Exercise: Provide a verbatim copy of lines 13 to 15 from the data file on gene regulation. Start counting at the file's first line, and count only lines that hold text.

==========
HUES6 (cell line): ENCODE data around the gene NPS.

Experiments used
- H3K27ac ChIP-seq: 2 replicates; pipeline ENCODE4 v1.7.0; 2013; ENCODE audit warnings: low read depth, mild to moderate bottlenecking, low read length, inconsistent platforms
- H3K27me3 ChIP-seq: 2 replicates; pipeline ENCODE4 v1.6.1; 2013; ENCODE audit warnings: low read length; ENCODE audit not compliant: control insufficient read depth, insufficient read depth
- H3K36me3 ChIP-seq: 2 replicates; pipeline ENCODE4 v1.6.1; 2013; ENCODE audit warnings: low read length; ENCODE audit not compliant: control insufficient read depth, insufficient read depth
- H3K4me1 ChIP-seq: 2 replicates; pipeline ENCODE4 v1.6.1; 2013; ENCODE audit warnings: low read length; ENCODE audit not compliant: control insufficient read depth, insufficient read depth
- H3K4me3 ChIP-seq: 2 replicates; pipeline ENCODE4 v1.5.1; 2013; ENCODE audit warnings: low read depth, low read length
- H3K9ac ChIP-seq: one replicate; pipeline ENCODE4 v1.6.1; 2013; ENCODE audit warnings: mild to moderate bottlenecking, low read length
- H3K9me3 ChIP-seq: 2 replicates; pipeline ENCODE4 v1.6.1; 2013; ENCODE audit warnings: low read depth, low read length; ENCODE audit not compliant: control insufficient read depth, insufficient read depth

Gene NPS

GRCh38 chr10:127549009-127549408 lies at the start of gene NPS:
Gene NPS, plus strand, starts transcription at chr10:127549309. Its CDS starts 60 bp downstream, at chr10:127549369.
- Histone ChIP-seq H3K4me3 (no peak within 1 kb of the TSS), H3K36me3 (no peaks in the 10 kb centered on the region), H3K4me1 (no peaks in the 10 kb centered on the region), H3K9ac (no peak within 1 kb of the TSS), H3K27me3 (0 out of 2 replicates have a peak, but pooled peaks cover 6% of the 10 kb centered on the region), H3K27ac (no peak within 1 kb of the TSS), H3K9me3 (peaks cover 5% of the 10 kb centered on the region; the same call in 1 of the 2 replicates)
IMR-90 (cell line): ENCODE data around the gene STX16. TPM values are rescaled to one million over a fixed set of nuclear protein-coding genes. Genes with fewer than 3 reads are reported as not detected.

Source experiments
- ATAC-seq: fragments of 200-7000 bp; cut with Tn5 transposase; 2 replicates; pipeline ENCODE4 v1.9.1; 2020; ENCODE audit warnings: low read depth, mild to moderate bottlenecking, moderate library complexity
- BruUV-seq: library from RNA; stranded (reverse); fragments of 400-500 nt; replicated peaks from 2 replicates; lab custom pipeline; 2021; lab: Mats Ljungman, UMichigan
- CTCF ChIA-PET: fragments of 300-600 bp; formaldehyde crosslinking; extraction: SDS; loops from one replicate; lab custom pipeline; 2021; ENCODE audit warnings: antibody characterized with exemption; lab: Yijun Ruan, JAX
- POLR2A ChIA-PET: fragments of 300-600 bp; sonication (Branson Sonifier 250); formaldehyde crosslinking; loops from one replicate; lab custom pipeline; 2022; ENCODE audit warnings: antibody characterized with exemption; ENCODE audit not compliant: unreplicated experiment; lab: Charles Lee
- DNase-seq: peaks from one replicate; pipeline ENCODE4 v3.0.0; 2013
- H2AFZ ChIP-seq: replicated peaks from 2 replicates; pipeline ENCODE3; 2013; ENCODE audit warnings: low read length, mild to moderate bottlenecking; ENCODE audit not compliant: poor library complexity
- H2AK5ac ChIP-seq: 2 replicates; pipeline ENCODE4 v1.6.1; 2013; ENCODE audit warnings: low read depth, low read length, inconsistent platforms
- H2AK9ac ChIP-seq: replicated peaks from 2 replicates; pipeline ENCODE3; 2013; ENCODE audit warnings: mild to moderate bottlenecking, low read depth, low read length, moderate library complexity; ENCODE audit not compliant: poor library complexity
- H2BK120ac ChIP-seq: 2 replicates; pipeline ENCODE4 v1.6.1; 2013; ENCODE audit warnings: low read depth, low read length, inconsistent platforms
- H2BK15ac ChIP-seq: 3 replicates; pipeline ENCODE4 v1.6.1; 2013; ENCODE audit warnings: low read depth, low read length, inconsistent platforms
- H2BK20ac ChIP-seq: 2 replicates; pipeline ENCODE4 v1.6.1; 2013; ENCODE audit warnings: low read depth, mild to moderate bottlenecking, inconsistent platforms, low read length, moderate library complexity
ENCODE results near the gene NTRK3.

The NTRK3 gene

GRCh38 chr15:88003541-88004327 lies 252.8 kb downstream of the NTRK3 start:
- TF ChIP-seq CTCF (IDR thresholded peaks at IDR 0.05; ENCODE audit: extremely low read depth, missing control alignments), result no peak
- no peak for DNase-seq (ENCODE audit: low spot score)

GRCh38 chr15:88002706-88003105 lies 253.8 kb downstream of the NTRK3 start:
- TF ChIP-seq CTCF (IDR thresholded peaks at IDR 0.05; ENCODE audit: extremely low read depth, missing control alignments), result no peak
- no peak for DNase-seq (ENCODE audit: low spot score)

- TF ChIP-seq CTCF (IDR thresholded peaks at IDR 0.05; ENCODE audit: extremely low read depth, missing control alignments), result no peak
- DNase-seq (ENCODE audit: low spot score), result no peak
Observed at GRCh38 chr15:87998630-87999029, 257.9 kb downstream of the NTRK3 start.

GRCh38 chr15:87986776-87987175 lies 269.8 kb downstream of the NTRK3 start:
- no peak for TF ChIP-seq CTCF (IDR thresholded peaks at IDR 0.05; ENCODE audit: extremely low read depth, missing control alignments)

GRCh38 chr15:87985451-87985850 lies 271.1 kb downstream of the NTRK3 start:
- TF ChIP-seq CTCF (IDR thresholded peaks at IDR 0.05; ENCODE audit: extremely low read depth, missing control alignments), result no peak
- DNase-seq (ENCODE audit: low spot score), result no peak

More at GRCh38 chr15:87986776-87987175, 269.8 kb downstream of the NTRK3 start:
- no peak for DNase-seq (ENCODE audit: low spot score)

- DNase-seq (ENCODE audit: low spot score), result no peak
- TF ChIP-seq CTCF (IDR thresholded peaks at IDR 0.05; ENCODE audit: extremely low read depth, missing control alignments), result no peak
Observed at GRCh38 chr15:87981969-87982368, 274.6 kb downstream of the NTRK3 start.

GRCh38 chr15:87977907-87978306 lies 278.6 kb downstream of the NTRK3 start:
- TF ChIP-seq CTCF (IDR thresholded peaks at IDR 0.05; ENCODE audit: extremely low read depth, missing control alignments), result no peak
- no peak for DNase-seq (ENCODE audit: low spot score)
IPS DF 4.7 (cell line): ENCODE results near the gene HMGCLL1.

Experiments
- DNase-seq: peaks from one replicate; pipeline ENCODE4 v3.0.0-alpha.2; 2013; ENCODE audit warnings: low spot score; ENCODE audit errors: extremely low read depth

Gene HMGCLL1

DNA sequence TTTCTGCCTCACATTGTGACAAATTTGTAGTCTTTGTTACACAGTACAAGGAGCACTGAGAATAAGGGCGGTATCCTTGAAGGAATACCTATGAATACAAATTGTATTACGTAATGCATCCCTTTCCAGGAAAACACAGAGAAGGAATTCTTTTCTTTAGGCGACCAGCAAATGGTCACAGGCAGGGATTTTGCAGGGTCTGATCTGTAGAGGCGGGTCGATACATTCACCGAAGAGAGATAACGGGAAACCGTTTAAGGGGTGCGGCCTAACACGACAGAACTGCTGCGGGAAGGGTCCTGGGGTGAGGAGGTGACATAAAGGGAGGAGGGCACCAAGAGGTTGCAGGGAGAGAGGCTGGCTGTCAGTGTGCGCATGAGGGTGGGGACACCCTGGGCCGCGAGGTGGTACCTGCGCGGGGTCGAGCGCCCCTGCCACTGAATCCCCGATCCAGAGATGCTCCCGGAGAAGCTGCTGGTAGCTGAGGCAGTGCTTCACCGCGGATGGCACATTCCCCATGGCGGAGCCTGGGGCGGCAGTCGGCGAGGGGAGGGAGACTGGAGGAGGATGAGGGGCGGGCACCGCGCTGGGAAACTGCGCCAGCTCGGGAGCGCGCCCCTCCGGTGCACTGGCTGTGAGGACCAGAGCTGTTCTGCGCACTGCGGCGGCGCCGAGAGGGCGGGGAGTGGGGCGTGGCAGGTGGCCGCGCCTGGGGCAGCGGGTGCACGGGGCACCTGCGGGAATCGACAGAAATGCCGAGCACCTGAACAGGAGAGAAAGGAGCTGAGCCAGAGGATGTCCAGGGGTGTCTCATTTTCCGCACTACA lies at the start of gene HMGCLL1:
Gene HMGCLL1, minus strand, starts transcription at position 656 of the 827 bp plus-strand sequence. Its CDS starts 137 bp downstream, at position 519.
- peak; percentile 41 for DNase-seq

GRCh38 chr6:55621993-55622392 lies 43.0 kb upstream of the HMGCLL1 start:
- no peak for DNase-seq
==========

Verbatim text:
- Histone ChIP-seq H3K4me3 (no peak within 1 kb of the TSS), H3K36me3 (no peaks in the 10 kb centered on the region), H3K4me1 (no peaks in the 10 kb centered on the region), H3K9ac (no peak within 1 kb of the TSS), H3K27me3 (0 out of 2 replicates have a peak, but pooled peaks cover 6% of the 10 kb centered on the region), H3K27ac (no peak within 1 kb of the TSS), H3K9me3 (peaks cover 5% of the 10 kb centered on the region; the same call in 1 of the 2 replicates)
IMR-90 (cell line): ENCODE data around the gene STX16. TPM values are rescaled to one million over a fixed set of nuclear protein-coding genes. Genes with fewer than 3 reads are reported as not detected.

Source experiments